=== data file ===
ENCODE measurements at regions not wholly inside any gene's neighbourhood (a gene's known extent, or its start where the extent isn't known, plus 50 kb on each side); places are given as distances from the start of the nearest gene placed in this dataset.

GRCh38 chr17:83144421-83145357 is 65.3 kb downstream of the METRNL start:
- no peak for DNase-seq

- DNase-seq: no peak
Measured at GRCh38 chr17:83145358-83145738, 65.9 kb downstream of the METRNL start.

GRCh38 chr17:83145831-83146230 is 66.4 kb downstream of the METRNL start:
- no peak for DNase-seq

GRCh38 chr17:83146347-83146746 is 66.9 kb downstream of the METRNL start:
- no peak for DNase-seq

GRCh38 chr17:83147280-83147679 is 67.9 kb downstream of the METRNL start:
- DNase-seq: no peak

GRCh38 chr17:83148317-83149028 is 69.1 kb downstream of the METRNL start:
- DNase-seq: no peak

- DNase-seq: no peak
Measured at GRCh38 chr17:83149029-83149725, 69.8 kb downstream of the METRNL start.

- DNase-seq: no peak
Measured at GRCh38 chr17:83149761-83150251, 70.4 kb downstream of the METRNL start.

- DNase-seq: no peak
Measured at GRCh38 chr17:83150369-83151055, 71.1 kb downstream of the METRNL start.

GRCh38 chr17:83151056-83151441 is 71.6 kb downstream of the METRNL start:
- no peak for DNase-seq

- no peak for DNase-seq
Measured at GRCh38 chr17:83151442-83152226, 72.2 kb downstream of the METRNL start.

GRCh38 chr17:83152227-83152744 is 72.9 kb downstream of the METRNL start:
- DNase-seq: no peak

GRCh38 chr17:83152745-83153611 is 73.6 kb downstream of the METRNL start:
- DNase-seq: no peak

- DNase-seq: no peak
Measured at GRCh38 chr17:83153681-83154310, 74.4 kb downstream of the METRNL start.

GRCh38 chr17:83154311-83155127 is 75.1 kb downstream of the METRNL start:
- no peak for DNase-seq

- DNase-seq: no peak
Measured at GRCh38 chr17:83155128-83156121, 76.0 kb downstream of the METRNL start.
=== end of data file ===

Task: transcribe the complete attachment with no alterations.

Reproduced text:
ENCODE measurements at regions not wholly inside any gene's neighbourhood (a gene's known extent, or its start where the extent isn't known, plus 50 kb on each side); places are given as distances from the start of the nearest gene placed in this dataset.

GRCh38 chr17:83144421-83145357 is 65.3 kb downstream of the METRNL start:
- no peak for DNase-seq

- DNase-seq: no peak
Measured at GRCh38 chr17:83145358-83145738, 65.9 kb downstream of the METRNL start.

GRCh38 chr17:83145831-83146230 is 66.4 kb downstream of the METRNL start:
- no peak for DNase-seq

GRCh38 chr17:83146347-83146746 is 66.9 kb downstream of the METRNL start:
- no peak for DNase-seq

GRCh38 chr17:83147280-83147679 is 67.9 kb downstream of the METRNL start:
- DNase-seq: no peak

GRCh38 chr17:83148317-83149028 is 69.1 kb downstream of the METRNL start:
- DNase-seq: no peak

- DNase-seq: no peak
Measured at GRCh38 chr17:83149029-83149725, 69.8 kb downstream of the METRNL start.

- DNase-seq: no peak
Measured at GRCh38 chr17:83149761-83150251, 70.4 kb downstream of the METRNL start.

- DNase-seq: no peak
Measured at GRCh38 chr17:83150369-83151055, 71.1 kb downstream of the METRNL start.

GRCh38 chr17:83151056-83151441 is 71.6 kb downstream of the METRNL start:
- no peak for DNase-seq

- no peak for DNase-seq
Measured at GRCh38 chr17:83151442-83152226, 72.2 kb downstream of the METRNL start.

GRCh38 chr17:83152227-83152744 is 72.9 kb downstream of the METRNL start:
- DNase-seq: no peak

GRCh38 chr17:83152745-83153611 is 73.6 kb downstream of the METRNL start:
- DNase-seq: no peak

- DNase-seq: no peak
Measured at GRCh38 chr17:83153681-83154310, 74.4 kb downstream of the METRNL start.

GRCh38 chr17:83154311-83155127 is 75.1 kb downstream of the METRNL start:
- no peak for DNase-seq

- DNase-seq: no peak
Measured at GRCh38 chr17:83155128-83156121, 76.0 kb downstream of the METRNL start.